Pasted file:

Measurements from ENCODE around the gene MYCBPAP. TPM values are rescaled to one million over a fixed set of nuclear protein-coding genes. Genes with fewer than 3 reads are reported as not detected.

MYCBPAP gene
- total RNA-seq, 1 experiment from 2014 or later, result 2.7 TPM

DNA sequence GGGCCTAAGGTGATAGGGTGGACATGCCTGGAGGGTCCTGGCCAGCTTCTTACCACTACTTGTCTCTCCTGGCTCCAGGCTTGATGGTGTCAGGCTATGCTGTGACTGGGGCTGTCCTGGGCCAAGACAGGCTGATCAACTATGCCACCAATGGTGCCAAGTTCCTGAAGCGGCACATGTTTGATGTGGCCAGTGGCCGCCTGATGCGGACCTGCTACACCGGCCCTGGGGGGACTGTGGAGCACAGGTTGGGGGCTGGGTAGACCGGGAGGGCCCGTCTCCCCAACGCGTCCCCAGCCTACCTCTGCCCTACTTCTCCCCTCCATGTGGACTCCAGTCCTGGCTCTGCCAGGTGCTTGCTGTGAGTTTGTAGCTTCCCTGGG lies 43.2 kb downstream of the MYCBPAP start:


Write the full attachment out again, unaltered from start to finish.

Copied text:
Measurements from ENCODE around the gene MYCBPAP. TPM values are rescaled to one million over a fixed set of nuclear protein-coding genes. Genes with fewer than 3 reads are reported as not detected.

MYCBPAP gene
- total RNA-seq, 1 experiment from 2014 or later, result 2.7 TPM

DNA sequence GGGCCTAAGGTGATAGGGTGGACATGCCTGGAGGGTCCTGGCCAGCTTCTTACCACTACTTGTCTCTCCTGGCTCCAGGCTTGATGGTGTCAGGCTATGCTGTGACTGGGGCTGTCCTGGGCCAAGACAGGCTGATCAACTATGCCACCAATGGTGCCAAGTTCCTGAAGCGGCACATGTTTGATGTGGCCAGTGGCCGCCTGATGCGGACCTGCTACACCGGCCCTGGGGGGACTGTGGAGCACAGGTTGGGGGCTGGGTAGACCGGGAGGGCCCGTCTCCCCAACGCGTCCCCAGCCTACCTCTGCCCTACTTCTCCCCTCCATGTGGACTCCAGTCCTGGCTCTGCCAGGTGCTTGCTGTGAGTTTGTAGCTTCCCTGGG lies 43.2 kb downstream of the MYCBPAP start: